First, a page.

In December 2017 the Federal Government issued the first green bonds in Nigeria, with its N10.69 Billion Sovereign Green Bonds. The proceeds of the bonds were utilized in funding three green projects- the Energizing Education Project, Rural Electrification Project and the Afforestation Project. Recently, North South Power Company Limited through NSP-SPV Plc issued the N8.5 Billion Green Guaranteed Infrastructure Bond to fund the company’s generation of sustainable energy to Nigerians. The Banking sector is not left out, as Access Bank also recently obtained the approval of the Securities & Exchange Commission (SEC), to commence the Book Building process for its proposed N15 Billion Green Bond.
There appears to be increased investor interest in green bonds, not just in Nigeria but worldwide. In 2018 alone, green bond issuance amounted to over $160 Billion. The exponential rise of investor appetite in green bonds started in 2015 after almost 200 countries including Nigeria signed the Paris Climate Agreement, committing to protect the environment and mitigate global warming.
Due to increased investor interest in green bonds, it is essential to understand what constitutes green bonds.
What is a Green Bond?
The distinct characteristic of a green bond is that the proceeds are used exclusively to finance or re- finance environment-friendly projects, such as clean water and renewable energy. It is a sustainable form of finance that can be issued by the Federal/State Governments, Supranaturals and corporate entities.
Due to increased local appetite for green bonds, the SEC and Nigerian Stock Exchange have respectively issued regulations on the issuance of green bonds. These regulations are modelled after the Green Bond Principles, an international set of guidelines which promote the integrity of green bonds market.
To qualify as a green bond in Nigeria, the proceeds of these bonds must be invested in one or more of the following projects:
i. Renewable and sustainable energy;
ii. Clean transportation;
iii. Sustainable water management;
iv. Climate change adaptation;
v. Energy efficiency;
vi. Sustainable waste management;
vii. Sustainable land use;
viii. Biodiversity conservation;
ix. Green buildings (Commercial Real Estate Development); and
x. Any other categories as may be approved by the SEC
Conditions for the Approval of a Green Bond by the SEC
In addition to the general registration requirements for bonds, a green bond issuer is required file the following documents with the SEC:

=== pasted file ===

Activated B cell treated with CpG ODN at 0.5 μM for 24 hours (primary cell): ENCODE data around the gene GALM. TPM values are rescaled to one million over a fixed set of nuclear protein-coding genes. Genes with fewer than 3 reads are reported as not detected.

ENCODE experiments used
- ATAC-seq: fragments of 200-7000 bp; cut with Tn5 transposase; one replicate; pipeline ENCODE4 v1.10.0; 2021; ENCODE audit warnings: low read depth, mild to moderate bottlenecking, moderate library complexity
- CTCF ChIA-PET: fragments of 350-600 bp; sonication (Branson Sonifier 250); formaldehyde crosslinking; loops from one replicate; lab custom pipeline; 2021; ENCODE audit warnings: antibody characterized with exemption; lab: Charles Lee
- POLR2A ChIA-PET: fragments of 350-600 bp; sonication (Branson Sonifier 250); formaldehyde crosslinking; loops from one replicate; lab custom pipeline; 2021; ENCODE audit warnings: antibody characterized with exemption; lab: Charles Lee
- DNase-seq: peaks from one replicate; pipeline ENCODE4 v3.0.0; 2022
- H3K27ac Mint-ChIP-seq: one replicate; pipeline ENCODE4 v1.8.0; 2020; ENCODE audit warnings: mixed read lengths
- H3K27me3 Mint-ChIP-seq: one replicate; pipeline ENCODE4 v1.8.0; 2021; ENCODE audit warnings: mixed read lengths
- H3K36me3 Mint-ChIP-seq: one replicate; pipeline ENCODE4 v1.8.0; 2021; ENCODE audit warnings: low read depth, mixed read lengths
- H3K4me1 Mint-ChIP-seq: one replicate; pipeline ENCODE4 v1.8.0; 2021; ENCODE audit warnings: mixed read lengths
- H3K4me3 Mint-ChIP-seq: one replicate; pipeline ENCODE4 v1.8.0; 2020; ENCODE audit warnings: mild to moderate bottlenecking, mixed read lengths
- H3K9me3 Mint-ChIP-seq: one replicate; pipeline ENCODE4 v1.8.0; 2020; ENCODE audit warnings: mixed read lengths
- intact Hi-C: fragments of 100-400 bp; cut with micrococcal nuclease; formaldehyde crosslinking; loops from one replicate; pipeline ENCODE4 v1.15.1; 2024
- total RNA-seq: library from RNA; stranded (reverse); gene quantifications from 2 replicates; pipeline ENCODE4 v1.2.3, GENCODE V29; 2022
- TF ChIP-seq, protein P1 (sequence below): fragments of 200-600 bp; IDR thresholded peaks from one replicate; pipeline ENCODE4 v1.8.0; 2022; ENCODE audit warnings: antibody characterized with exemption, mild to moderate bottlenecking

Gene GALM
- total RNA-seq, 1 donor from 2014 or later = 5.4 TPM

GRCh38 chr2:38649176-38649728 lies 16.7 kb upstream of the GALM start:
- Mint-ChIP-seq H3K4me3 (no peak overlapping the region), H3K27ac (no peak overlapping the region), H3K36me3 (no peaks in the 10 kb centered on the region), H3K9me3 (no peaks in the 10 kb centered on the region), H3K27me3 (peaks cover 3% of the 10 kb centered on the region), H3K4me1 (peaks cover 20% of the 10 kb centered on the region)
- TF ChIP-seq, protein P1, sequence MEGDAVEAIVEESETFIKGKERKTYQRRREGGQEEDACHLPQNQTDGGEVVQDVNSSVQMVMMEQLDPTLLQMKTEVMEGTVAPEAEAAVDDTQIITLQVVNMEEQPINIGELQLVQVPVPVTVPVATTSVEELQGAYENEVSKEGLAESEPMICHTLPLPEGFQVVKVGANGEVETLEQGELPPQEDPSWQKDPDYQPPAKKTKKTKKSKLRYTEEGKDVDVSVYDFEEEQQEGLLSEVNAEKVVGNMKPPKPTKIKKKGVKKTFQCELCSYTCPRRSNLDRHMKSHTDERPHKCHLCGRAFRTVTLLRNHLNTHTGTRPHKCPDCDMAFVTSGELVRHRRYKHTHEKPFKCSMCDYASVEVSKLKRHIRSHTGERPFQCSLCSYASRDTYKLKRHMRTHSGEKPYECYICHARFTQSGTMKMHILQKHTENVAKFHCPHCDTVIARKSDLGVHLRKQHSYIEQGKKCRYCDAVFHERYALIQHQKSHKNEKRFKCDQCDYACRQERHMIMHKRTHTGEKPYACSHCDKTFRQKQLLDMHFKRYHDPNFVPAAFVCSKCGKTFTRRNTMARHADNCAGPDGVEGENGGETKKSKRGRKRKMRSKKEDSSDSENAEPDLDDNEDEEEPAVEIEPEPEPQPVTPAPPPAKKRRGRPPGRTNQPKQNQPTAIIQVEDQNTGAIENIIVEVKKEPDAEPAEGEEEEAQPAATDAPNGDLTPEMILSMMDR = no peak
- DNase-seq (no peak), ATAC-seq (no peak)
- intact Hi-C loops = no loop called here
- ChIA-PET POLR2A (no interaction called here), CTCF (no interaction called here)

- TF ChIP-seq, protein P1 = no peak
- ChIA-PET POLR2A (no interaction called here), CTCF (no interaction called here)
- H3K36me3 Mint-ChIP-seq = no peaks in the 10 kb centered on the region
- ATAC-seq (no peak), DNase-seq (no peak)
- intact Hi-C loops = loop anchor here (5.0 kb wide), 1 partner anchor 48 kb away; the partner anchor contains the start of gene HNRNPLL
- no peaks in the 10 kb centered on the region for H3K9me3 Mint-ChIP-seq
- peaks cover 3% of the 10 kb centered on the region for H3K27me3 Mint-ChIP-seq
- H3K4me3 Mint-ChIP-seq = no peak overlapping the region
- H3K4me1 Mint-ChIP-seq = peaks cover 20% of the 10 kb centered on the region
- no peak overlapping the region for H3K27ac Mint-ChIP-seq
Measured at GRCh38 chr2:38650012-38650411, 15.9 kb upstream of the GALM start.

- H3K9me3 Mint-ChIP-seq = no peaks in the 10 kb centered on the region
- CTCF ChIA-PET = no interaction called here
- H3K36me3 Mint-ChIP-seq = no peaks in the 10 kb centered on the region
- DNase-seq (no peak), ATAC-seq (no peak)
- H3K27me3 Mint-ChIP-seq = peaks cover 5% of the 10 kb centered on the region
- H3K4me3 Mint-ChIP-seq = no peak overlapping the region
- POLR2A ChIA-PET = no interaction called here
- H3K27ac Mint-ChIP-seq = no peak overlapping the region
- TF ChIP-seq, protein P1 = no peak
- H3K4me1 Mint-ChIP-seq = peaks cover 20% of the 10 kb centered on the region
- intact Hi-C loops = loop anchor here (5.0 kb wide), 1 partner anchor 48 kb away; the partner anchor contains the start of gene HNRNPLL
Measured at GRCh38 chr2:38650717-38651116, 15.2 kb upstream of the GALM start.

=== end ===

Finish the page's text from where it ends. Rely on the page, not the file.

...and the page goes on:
i. A letter committing to invest all the proceeds of the bond in projects that qualify as green project(s) or assets in line with this rule;
ii. A feasibility study and report highlighting the benefits of the proposed green project and its positive effect on the environment/climate;
iii. A prospectus showing project categories, project selection criteria, decision-making procedures, environmental benefits, use and management of the proceeds;
iv. An independent assessment or certification issued by a professional certification authority approved or recognized by the SEC.
Apart from the exclusive use of proceeds to qualifying green projects, the reporting and disclosure requirements to the SEC is what especially sets green bonds apart from regular bonds. In addition to the above conditions, the issuer must provide the SEC and NSE with an annual Bond Report containing a list of the projects and assets to which proceeds have been allocated and the effect these projects have had on the environment. This report must be submitted annually for the duration of the bonds.
Advantages of Green Bonds
In addition to the benefits provided by regular bonds such as fixed regular income, low risk and tax savings, green bonds also provide its Issuer with the following benefits:
i. Exposes the Issuer to classes of investors who only consider investments having increased environmental, social or governance implications. Apart from increased interest in green bonds following the Paris Climate Agreement, there appears to be pressure on institutional investors and fund managers to invest in climate friendly investments;
ii. Fosters a greater level of transparency and institutional accountability than regular bonds. The clarity and demonstration of the use of proceeds in green projects as well as its monitoring makes it attractive to investors and may even reduce the risks associated with investments;
iii. Enhancement of the reputation of institutions that offer green bonds. These institutions are afforded the opportunity to brand themselves as forward thinking, innovative, and sustainable;
iv. Attraction of investors outside the domestic financial markets;
Despite the numerous benefits of green bonds, it is worthy of note that the major challenge faced by investors with this asset class, is lack of liquidity. Being a small and developing market, purchasing and selling green bonds is not as easy as regular bonds.
Traditionally, investors evaluated their investment decisions based on financial measures alone. However, in recent time, these decisions have taken into consideration not just financial but also ESG concerns. Although sustainable finance, particularly green bonds, is still in its nascent stage in Nigeria, it is definitely an area to watch due to increased consciousness of institutions and investors in the protection of the environment.